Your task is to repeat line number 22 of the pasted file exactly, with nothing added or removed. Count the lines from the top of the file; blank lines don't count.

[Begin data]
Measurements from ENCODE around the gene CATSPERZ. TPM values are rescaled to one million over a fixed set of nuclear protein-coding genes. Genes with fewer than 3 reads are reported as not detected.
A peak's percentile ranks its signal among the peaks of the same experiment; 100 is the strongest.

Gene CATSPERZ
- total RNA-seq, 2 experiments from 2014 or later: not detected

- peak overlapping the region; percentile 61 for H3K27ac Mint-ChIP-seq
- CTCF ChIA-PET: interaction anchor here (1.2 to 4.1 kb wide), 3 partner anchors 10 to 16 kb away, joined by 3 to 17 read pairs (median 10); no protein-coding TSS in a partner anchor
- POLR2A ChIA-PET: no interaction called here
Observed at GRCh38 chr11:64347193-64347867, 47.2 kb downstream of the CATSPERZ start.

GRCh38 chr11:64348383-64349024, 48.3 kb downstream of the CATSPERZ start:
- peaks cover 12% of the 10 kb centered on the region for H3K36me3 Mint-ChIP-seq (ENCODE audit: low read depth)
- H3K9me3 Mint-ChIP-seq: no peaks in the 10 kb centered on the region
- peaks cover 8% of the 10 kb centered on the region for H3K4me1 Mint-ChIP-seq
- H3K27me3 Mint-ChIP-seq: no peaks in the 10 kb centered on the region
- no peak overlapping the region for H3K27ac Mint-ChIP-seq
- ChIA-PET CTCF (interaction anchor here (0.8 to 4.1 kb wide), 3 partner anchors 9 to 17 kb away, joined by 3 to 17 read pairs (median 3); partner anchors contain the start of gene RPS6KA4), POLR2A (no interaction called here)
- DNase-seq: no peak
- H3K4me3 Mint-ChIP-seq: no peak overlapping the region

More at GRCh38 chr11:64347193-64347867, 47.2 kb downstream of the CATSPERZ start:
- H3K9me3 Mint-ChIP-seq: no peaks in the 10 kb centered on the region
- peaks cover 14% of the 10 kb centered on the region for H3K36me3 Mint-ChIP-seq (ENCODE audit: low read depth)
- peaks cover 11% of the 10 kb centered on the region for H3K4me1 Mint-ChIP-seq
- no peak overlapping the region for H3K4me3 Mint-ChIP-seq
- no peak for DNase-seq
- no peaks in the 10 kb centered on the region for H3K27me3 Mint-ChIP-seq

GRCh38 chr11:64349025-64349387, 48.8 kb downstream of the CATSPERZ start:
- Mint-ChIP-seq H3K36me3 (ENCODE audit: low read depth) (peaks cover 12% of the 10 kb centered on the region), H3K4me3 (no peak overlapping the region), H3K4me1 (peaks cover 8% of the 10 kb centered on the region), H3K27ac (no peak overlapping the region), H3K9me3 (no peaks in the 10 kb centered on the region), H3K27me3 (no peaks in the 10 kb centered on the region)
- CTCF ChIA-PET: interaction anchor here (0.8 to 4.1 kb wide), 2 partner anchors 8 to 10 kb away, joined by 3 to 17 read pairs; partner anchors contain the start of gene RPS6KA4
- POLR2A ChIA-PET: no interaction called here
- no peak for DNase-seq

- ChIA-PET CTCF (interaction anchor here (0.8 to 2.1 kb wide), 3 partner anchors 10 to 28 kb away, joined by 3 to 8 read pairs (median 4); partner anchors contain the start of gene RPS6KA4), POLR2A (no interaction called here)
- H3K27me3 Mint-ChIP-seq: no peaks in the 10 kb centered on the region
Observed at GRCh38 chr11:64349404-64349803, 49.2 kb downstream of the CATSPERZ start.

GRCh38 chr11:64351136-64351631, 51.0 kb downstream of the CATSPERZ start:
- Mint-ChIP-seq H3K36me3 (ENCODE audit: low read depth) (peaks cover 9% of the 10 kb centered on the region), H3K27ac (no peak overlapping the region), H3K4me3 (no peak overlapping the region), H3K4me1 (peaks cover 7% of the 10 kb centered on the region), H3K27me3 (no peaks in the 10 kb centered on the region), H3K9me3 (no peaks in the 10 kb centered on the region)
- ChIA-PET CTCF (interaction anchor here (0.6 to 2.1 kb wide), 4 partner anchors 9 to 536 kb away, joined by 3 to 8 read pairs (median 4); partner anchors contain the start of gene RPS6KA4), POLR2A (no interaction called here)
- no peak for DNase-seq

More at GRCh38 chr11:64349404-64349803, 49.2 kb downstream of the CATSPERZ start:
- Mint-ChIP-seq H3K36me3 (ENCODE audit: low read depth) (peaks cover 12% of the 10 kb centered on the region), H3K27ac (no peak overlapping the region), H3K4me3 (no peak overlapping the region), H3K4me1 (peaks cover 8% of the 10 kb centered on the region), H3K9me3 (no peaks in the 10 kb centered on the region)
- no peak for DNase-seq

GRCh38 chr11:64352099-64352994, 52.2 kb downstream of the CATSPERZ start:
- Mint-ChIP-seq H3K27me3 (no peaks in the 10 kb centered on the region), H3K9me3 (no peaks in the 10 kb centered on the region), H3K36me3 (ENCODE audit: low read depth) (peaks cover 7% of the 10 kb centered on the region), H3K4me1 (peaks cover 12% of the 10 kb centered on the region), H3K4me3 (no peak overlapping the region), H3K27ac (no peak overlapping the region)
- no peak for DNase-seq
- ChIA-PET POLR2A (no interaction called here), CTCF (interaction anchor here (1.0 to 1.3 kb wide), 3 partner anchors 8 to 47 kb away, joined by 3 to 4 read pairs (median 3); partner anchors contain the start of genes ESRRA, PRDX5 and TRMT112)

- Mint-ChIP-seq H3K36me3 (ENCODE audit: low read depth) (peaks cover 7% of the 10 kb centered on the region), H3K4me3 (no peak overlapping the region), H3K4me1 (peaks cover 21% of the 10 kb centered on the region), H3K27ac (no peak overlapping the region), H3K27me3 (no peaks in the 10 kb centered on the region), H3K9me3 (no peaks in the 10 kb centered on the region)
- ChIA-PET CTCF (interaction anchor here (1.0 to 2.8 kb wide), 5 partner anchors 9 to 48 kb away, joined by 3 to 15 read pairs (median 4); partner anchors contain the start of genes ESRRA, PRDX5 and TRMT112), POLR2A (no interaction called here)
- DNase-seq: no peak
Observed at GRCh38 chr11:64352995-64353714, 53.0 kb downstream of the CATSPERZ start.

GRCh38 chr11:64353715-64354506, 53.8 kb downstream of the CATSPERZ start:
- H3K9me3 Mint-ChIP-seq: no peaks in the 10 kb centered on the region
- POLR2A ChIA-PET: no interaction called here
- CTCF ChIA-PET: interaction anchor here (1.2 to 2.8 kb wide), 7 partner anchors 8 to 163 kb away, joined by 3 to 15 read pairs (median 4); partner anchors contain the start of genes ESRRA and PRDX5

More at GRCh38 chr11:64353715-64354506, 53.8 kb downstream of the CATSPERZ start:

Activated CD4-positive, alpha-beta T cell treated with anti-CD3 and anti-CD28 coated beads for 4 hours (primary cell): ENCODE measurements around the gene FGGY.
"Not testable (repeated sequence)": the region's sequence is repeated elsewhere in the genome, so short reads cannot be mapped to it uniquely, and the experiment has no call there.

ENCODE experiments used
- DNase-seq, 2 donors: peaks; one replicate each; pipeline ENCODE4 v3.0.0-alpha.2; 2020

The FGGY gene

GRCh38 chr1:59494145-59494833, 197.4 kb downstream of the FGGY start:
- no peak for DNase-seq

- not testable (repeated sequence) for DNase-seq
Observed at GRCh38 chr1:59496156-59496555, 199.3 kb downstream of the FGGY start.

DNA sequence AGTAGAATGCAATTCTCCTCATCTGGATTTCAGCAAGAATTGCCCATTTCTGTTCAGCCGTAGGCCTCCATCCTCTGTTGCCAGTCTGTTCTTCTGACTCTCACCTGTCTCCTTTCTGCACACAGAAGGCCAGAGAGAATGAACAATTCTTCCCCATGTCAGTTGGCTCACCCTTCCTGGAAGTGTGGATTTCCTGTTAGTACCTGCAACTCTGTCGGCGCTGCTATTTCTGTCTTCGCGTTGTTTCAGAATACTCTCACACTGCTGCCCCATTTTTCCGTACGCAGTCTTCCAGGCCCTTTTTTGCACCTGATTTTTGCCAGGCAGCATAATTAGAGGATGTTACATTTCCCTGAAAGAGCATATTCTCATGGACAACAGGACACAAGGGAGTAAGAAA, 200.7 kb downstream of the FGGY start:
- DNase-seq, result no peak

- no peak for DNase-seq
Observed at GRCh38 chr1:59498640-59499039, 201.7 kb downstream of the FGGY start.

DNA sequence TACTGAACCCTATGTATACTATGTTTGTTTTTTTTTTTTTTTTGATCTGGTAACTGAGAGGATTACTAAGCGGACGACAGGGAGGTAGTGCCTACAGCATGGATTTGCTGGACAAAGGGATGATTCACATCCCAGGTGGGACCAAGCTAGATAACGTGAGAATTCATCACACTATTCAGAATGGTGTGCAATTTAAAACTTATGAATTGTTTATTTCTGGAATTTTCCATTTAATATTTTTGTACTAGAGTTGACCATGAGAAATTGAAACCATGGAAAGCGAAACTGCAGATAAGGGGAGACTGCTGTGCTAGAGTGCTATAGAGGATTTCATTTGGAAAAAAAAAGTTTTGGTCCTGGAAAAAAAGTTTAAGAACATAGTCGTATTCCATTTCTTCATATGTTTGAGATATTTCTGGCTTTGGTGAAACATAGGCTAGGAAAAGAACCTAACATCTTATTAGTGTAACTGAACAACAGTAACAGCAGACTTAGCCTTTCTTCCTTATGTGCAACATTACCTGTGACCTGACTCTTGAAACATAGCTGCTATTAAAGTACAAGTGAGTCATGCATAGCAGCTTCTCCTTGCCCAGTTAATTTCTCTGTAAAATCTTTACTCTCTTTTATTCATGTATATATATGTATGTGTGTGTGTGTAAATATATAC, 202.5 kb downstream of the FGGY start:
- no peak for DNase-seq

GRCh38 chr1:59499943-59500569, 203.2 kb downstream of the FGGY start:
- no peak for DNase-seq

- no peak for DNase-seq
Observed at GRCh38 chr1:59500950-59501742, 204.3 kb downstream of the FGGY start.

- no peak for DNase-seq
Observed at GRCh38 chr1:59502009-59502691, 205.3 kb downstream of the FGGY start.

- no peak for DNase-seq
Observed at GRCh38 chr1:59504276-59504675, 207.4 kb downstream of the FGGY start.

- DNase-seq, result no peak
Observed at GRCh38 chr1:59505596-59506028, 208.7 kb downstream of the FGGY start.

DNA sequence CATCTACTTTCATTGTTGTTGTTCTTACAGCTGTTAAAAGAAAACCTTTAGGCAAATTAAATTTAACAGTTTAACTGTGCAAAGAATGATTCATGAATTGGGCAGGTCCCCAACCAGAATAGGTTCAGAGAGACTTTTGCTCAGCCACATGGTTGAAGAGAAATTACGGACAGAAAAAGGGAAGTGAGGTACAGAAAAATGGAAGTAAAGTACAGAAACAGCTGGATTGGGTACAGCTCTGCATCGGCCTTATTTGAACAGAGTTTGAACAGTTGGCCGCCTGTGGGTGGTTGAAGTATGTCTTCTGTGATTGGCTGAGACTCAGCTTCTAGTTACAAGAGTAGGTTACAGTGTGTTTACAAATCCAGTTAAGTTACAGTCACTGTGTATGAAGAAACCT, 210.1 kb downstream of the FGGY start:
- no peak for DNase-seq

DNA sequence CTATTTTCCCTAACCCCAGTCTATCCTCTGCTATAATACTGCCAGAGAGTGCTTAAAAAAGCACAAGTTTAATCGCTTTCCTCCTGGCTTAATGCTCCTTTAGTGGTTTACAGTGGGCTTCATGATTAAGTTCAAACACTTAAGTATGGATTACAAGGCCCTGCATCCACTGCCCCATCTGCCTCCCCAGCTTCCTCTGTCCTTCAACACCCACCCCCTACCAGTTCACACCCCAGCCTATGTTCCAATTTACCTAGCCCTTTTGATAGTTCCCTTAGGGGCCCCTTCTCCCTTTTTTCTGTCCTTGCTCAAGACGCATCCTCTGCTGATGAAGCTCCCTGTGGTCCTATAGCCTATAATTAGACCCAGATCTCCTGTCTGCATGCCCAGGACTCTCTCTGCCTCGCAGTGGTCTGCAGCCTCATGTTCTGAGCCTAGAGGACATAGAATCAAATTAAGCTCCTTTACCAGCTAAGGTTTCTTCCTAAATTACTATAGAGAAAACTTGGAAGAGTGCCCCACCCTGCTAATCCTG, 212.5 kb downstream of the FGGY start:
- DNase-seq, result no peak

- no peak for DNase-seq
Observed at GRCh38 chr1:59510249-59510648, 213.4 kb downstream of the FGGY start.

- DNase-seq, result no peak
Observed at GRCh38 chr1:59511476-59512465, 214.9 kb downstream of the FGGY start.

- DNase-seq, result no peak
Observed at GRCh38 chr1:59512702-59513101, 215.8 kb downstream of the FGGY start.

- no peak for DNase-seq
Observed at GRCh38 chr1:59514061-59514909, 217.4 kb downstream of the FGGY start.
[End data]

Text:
- no peak overlapping the region for H3K4me3 Mint-ChIP-seq